And finally, after the fun and games of production and prelim prep, the timetable is reverting to it’s regular schedule. This means Miss Cowan and I will be sharing you, but you’ll still come to my room on Tuesday and Friday. She’s going to be covering some really good material on the TV sit-com featuring Frasier

though you may know Kelsey Grammer better as my alter-ego, Sideshow Bob (“I’m called Little Buttercup…”)


Trailers Part 1

Screen Shot 2016-01-27 at 23.16.42Just finished converting the slides from today (it took a while to strip out the trailers from the document). You will get most of these as a handout as soon as I can find a working copier and time to press “print”! In the meantime, you should bear in mind that as well as allowing you to consider how you will approach your own trailer, studying trailers is an interesting media exercise in itself.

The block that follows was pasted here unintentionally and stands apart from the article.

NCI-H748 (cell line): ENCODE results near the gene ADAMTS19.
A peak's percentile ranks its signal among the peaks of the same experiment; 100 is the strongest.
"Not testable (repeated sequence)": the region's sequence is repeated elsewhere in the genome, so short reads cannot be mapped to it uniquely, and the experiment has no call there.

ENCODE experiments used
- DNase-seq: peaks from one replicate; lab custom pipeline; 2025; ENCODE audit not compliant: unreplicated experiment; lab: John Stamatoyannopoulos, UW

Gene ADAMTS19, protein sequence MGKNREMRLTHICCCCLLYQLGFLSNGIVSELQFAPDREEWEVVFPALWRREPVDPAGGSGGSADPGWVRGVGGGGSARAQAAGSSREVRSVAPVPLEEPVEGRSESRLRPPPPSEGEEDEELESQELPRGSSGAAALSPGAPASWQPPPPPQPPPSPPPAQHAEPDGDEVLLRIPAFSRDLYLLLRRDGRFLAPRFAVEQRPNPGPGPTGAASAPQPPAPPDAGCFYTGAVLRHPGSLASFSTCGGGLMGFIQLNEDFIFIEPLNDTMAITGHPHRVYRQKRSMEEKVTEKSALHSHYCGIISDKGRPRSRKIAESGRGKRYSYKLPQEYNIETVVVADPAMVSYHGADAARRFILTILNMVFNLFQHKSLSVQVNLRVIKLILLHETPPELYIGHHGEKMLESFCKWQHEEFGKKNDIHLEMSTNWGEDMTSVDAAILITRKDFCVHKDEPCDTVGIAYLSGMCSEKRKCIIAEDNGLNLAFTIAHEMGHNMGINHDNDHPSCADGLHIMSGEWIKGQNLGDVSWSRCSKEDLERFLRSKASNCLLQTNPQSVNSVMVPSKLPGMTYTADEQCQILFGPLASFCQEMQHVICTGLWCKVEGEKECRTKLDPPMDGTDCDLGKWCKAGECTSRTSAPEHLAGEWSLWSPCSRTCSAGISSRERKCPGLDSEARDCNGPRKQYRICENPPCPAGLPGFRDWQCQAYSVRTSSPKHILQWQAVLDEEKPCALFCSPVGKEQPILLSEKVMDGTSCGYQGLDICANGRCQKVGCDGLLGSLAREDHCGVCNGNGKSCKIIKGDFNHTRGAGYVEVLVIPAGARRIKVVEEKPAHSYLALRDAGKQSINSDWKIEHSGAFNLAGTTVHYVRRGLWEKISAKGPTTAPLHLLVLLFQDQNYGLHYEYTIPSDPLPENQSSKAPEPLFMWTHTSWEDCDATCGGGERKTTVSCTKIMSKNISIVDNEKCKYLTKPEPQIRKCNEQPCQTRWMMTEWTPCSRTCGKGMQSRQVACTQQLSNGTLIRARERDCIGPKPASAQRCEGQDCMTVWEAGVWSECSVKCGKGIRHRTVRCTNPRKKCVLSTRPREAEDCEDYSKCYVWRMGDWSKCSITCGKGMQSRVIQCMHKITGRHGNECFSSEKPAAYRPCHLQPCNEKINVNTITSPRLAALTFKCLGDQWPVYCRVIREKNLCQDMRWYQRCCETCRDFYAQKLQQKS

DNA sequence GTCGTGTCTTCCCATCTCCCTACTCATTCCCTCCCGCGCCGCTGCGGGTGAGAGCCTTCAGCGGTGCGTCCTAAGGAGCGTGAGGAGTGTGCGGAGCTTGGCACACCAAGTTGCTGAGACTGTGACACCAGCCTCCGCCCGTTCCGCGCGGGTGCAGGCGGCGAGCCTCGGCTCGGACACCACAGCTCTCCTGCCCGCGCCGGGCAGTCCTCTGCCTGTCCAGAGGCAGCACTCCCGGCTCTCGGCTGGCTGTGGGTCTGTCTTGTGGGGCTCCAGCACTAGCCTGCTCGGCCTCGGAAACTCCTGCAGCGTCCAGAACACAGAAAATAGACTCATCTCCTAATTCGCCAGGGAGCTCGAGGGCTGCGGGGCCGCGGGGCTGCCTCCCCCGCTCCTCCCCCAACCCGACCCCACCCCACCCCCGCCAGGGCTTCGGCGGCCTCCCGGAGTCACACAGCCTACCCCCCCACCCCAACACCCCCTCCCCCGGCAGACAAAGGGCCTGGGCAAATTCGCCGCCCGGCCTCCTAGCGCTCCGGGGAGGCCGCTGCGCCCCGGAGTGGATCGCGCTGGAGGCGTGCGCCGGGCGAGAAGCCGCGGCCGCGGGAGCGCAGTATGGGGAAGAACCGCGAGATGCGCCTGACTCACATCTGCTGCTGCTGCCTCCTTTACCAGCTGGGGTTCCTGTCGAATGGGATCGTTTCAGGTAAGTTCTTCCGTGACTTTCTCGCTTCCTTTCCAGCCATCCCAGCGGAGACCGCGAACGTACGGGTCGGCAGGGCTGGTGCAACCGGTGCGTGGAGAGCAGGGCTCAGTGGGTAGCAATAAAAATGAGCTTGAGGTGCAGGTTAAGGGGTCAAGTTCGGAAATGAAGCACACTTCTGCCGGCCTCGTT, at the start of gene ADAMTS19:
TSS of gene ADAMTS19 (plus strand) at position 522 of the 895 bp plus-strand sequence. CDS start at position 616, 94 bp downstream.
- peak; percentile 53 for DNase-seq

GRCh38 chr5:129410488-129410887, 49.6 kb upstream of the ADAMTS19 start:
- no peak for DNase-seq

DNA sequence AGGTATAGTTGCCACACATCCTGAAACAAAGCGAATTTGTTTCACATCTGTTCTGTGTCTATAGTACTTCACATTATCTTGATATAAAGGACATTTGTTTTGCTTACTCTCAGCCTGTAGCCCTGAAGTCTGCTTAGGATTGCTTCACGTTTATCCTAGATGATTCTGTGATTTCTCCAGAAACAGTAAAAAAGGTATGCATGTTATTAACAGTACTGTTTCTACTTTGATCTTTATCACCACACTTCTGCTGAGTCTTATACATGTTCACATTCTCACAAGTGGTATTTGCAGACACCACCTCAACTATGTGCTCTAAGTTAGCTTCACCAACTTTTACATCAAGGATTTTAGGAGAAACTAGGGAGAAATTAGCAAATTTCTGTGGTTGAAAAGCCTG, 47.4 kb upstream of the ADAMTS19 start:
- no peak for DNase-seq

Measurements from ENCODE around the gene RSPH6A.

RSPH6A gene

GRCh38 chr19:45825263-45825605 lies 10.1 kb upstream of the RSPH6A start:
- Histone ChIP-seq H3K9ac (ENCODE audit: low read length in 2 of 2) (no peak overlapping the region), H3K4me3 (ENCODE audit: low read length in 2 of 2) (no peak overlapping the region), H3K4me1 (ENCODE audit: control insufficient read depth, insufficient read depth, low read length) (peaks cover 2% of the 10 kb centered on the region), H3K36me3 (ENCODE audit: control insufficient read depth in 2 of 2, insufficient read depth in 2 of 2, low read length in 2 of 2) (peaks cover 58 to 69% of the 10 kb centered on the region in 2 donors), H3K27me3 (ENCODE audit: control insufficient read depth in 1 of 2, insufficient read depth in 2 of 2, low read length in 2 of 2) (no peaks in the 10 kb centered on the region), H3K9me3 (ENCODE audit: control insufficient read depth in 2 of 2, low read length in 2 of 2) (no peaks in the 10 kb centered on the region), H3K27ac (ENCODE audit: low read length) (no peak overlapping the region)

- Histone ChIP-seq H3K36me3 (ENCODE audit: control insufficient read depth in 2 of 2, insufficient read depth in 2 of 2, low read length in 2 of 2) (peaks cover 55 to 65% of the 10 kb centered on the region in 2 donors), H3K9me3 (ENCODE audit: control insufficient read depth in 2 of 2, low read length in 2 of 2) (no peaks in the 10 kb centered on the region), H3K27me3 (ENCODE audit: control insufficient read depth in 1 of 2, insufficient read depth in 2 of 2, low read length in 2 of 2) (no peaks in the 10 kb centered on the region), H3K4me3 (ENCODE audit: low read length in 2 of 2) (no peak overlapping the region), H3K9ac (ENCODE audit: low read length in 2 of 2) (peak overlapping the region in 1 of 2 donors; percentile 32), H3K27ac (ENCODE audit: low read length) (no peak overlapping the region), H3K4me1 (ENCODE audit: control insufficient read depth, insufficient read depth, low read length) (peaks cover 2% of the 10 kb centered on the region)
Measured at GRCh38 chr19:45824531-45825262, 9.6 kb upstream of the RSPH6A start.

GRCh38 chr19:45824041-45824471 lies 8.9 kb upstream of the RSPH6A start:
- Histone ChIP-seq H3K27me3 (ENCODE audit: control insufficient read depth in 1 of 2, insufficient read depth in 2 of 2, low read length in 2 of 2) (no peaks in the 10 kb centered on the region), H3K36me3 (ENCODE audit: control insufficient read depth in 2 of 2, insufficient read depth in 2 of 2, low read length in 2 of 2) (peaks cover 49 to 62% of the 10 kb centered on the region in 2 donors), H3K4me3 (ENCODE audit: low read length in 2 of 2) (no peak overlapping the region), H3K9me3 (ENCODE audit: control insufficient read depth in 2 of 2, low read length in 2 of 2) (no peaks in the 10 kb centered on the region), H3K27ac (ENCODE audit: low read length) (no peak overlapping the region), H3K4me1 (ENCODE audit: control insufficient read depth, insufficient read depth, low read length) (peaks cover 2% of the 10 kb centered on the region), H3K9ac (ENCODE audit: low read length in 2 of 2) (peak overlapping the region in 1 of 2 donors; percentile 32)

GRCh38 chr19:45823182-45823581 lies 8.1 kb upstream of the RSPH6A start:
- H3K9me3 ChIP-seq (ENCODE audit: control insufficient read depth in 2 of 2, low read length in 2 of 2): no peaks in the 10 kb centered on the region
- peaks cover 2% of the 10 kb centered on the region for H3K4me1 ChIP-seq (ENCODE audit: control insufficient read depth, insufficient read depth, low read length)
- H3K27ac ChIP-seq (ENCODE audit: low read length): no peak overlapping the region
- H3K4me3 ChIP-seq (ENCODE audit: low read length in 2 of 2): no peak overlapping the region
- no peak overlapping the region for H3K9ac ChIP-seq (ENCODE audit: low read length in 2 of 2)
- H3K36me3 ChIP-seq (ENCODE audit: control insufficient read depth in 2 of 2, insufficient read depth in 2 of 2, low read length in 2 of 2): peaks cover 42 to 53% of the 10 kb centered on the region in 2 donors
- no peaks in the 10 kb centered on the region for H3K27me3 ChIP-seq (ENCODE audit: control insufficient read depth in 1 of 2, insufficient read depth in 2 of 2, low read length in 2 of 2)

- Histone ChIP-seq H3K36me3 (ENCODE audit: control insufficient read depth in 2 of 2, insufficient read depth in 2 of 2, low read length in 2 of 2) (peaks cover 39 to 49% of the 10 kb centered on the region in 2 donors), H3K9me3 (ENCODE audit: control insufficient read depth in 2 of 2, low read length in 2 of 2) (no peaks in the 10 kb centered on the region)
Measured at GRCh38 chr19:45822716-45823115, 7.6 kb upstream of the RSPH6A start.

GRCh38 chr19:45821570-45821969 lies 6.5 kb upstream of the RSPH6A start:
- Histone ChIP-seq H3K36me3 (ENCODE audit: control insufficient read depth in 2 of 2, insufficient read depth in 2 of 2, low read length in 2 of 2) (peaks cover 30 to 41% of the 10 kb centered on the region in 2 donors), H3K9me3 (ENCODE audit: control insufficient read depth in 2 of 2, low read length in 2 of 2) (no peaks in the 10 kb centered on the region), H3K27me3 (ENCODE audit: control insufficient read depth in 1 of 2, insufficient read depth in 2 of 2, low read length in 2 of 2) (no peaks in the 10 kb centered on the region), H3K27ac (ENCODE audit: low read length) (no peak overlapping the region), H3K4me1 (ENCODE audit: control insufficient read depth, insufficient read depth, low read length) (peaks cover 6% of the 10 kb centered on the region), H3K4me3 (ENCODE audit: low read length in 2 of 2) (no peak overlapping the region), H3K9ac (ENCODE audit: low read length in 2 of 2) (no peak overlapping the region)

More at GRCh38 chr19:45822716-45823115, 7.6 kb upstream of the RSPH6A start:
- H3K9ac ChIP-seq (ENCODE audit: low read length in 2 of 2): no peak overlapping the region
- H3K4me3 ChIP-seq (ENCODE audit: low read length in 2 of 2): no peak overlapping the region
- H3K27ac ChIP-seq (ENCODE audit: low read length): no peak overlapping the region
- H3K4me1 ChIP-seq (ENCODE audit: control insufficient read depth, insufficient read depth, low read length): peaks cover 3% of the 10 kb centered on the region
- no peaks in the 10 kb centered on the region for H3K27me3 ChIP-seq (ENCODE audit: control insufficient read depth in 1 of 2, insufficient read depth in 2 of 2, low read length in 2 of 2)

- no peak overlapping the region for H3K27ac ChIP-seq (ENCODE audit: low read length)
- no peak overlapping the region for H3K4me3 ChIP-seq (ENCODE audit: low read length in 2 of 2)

If I were to give you any advice at the moment, it would be to be making a mental note of the common features in the trailers. What does every trailer appear to have? And remember, the from the second the trailer starts (and I mean the green MPAA slide when I say that), it is trying to get you to pay to see the film. If I draw an analogy with English, one could argue that a trailer is like a poem in that there is no waste in it. Everything is there for a reason (purpose).

Anyway, here are the slides (Click THIS LINK, or click on the thumbnails on the right to download).

Part 2 tomorrow, and remember, Mr Jamieson will be sitting in and asking you about the course (so I’ll be nervous and talking far too much!). Please be honest with him. We need to know the bad as well as the good. 🙂


Ready… Set… Go…